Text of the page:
Last night my husband and I and step -daughter, son in law and grandson all stood at the terrace window of their home and looked down towards the sea. There was the full moon, and it reflected in the water. It was a stunning scene, and one I won't soon forget. Italy has an ancient beauty, full of ruins and new design, full of great food and wonderfully friendly people; but I hadn't fully connected until husband and I went to church this past Sunday.
We drove a hundred kilometers (about 75 miles?) down from Sant El'Pidio to Pescara, this time not for a meeting with my publisher but to attend the growing church led by Pastor Pietro Evangelista.
Upstairs, in the same building as Evangelista Media (Destiny Image Europe) a non-denominational church meets; and husband I tried to follow the words (in English and Italian) on the screen, as the band led worship. I loved the music!
But suddenly I had to stop singing.
As I tried to get my mind and mouth around the Italian syllables, the Holy Spirit flooded my thoughts and captured my heart. Tears started down my face, with a gentle but powerful anointing for listening.
"Stop singing," I heard the Holy Spirit say.
"What?" I tried to murmur.
"Just listen," the Holy Spirit spoke again, "Listen to these beautiful Italian voices, singing."
And so I listened and in a way I have never experienced before, the beauty of their voices swept over me, rolled over me like a wave. I could feel the Father's love for this congregation. I could feel His love for their voices rising, warm hearts blessing the Father. He was SO pleased with their worship, so blessed by their worship and told me to tell them He longed to hear more! In a world of so many languages, He wanted to hear the Italian voice! I can't even say in words what I experienced, as I could picture their voices truly warming His heart- He so valued (not the word I want)- was blessed by their singing.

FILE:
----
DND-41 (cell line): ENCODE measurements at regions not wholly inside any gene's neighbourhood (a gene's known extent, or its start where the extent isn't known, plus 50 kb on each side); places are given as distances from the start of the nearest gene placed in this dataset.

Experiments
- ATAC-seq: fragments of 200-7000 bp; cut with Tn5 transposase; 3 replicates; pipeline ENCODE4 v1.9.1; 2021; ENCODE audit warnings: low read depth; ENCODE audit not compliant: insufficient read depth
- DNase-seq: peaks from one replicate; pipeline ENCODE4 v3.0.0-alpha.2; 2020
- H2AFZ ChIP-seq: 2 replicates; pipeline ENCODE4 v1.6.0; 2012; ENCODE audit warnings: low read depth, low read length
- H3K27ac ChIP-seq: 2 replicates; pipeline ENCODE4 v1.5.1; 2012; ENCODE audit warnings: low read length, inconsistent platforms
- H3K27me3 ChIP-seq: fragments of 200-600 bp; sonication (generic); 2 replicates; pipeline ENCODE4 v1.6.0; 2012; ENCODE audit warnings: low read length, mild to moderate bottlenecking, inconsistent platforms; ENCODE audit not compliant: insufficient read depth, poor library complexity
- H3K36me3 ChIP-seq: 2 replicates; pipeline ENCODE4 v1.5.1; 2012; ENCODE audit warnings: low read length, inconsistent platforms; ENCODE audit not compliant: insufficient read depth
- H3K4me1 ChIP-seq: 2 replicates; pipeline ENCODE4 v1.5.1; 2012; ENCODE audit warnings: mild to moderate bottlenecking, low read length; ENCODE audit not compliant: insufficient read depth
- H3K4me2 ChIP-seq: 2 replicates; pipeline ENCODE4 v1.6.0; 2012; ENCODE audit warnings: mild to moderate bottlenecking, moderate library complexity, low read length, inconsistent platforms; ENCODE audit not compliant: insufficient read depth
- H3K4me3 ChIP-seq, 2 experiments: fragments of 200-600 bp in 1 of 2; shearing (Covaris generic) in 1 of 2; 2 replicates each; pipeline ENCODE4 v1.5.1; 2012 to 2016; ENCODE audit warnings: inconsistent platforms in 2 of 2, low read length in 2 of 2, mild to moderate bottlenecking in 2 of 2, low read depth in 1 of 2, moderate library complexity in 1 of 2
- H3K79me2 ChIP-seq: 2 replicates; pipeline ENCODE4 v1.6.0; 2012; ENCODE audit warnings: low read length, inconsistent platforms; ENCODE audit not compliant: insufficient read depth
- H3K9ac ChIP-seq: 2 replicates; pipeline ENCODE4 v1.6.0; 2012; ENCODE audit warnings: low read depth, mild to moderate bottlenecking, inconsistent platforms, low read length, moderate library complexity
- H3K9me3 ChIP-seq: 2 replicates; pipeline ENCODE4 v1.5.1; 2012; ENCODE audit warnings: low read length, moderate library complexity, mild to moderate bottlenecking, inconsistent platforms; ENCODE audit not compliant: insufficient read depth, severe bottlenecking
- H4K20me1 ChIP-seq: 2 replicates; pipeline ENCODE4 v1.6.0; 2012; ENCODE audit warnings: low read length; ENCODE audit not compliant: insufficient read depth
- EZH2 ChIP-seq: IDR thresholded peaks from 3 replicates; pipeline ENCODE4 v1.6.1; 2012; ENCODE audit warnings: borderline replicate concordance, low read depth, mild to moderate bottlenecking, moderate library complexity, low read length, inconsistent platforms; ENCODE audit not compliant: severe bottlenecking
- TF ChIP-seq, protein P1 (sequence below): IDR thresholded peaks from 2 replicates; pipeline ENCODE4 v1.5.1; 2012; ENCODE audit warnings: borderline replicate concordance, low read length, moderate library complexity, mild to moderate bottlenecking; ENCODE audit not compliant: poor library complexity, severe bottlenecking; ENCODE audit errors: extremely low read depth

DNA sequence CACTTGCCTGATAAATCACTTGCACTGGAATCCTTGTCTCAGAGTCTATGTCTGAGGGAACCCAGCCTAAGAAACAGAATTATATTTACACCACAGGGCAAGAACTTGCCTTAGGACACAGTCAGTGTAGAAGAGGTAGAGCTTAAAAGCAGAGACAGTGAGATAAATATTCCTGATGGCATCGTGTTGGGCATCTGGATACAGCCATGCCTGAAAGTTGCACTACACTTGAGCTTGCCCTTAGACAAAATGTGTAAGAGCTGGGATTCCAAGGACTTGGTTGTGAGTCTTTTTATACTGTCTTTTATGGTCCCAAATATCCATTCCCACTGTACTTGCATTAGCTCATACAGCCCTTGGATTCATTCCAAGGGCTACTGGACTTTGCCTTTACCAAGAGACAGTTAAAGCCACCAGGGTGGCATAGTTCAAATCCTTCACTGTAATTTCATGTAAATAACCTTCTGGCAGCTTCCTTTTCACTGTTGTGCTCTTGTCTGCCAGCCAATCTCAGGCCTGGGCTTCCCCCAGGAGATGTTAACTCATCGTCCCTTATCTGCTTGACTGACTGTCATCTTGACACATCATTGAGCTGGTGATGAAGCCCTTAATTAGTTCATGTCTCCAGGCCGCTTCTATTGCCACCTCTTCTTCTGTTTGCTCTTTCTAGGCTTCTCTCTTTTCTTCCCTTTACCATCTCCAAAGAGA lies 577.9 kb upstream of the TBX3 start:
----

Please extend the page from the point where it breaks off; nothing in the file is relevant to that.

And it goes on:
Wherever in the world you may be, when you are with your brothers and sisters in Christ; you are home. For a moment, I was home.
We dropped off Little D at school, and today I was allowed into the classroom. It is such a lovely (bella!) room and I asked the teacher if I could take a photo or two. She readily agreed. I did not take photos of the children (for obvious reasons) and look forward to getting back to the UK where I can upload these scenes. Please may I never, ever again forget my camera cable when we travel. So with apologies for temporarily using stock photos, please know that this expat grandma was having a ball being back in a classroom. I may have retired, but once a teacher always a teacher.
Knowing Granddad would be working on the "To Do list" given him back at daughter's house, I decided this was the perfect time for my somewhat-daily exercise walk.
I walked up the steep slope from the school and into the ancient section of Sant El'Pidio a Mare. I popped into the chuch for some quiet time, surrounded by ancient beauty as well as memories of our grandson's christening. We may not be Catholic, but we shared our Baptist blessing on that day. Today, I just used the time for my morning devotional, praying for all the family. Then I headed down the other side of the medieval walls to the Friday market. The market stall holders were friendly, but it was all the Italian I could muster to say I was American and that my Italian was limited. This isn't Florence or Rome or Milan, so there were plenty of smiles with zero English. I like that! In the big cities there are also smiles and a friendly atmosphere at the market, but they readily switch into English. I need the encouragement to learn Italian in this arena, as well as with three year old grandkids.